When we’re making sheet metal fabrications like enclosures, cabinets and work chests, we bend a lot of metal. Bends are made mostly on a press brake by one of two techniques, bottoming or air bending. Some customers are interested in which method we use. Others trust our fabrication expertise, and that’s okay too. Bending technique does make a difference to the fabrication though. Here’s an explanation of air bending vs bottom bending.
Press Brake Principles
A press brake machine has an upper and a lower tool. The lower tool is a v-shaped channel which the upper tool fits into. To make a bend the sheet metal piece is positioned between the upper and lower tools and up against a backstop. The backstop determines the distance of the bend from the edge of the sheet.
With the sheet in place the operator brings the upper tool down. As the sheet is pushed into the v-channel it deforms, elastically at first, (meaning it would spring back,) but as the deformation progresses the bend becomes permanent.
In this method the edge of the upper tool pushes the sheet down hard into the base of the v-channel. This traps the sheet between upper and lower tools, putting both in complete contact with the sheet. The bend radius formed on the sheet is the same the radius on the edge of the upper tool, or to put it another way, the tooling sets the bend radius. This is the way bending was done for generations, until air bending emerged.
The Air Bending Technique
The big difference from bottom bending sheet metal is that the material is not pushed all the way down to the base of the v-channel. The upper tool still pushes the sheet into the channel, and the sheet still bends along the edge of the tool. Unlike in bottoming though, the bend radius isn’t created by the shape of the tools. Instead, it’s determined mostly by how far the upper tool descends into the channel. The resulting radius is larger than produced by bottoming because the sheet isn’t so tightly constrained.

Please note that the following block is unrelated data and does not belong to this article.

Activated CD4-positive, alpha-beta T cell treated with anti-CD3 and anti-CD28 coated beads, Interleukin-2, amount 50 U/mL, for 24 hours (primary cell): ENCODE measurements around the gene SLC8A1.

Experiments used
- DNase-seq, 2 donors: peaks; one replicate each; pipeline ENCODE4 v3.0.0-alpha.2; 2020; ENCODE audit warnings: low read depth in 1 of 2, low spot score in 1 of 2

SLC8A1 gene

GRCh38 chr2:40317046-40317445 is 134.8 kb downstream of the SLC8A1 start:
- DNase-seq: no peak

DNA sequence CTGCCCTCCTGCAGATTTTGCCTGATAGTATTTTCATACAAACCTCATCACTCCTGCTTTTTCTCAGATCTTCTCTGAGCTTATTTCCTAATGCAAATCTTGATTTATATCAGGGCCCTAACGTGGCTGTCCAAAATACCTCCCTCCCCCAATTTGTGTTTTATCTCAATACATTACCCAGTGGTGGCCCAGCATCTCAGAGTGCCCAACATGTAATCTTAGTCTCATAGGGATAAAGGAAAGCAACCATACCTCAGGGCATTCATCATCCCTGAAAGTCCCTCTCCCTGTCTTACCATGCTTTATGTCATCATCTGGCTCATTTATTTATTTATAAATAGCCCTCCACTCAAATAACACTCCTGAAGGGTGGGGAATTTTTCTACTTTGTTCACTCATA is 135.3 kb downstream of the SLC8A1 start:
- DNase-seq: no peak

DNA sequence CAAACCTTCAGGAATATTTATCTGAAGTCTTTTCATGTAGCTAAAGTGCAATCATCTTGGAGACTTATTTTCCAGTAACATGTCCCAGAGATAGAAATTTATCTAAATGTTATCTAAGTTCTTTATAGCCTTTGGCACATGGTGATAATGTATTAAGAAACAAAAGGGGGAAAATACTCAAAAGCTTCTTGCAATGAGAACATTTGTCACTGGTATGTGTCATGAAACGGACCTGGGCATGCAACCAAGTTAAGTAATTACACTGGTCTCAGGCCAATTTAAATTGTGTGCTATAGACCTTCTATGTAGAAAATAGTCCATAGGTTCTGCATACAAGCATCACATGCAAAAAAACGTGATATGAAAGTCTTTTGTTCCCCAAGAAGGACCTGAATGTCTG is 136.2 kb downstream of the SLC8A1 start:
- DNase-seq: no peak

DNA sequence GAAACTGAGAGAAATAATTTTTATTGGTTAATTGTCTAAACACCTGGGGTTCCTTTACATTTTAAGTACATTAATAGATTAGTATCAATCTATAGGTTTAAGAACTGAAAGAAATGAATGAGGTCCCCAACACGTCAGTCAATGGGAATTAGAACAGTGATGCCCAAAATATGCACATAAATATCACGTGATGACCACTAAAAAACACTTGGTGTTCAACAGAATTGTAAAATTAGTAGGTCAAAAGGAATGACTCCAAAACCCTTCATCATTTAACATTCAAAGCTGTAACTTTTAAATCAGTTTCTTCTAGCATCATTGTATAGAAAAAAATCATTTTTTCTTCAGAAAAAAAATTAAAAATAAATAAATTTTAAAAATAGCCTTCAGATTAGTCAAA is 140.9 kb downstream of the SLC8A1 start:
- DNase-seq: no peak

Why We’d Rather Air Bend
In the fabrication shop air bending has two big advantages. First, it’s easier on the press brake. Bottoming takes a lot of force; air bending needs a lot less. That means less wear and tear on the machine and longer tool life.
Second, we don’t need to keep changing tools for each bend. Instead, we can use one set of upper and lower tools to make almost every bend we need. (There are some exceptions of course.)
Air bending is better for our tools and machinery, and it saves time overall, but bottoming hasn’t gone away completely. Bottoming does two things for us: it results in a tighter corner radius – even equal to the sheet material thickness – and it’s more accurate. By accurate we mean a more consistent bend angle.
In air bending the sheet takes on a natural bend radius that’s determined by thickness, hardness and other material properties. There’s always some variation throughout a batch of sheet metal though, so about the best that air bending can achieve is +/- 1°.
The Customer Impact
Given the choice, we’ll air bend your sheet metal fabrication project. It’s better for our equipment and saves time on tool changes. However, if your prints call for tight internal bend radii or the assembly needs high angular precision, we’ll go back to bottoming.
Another way to look at this is, how do you go from bottoming to air bending? Quite simply, increase the bend radius and design for more angular variation. For more specific guidance, email for advice or ask to speak with one of our specialists.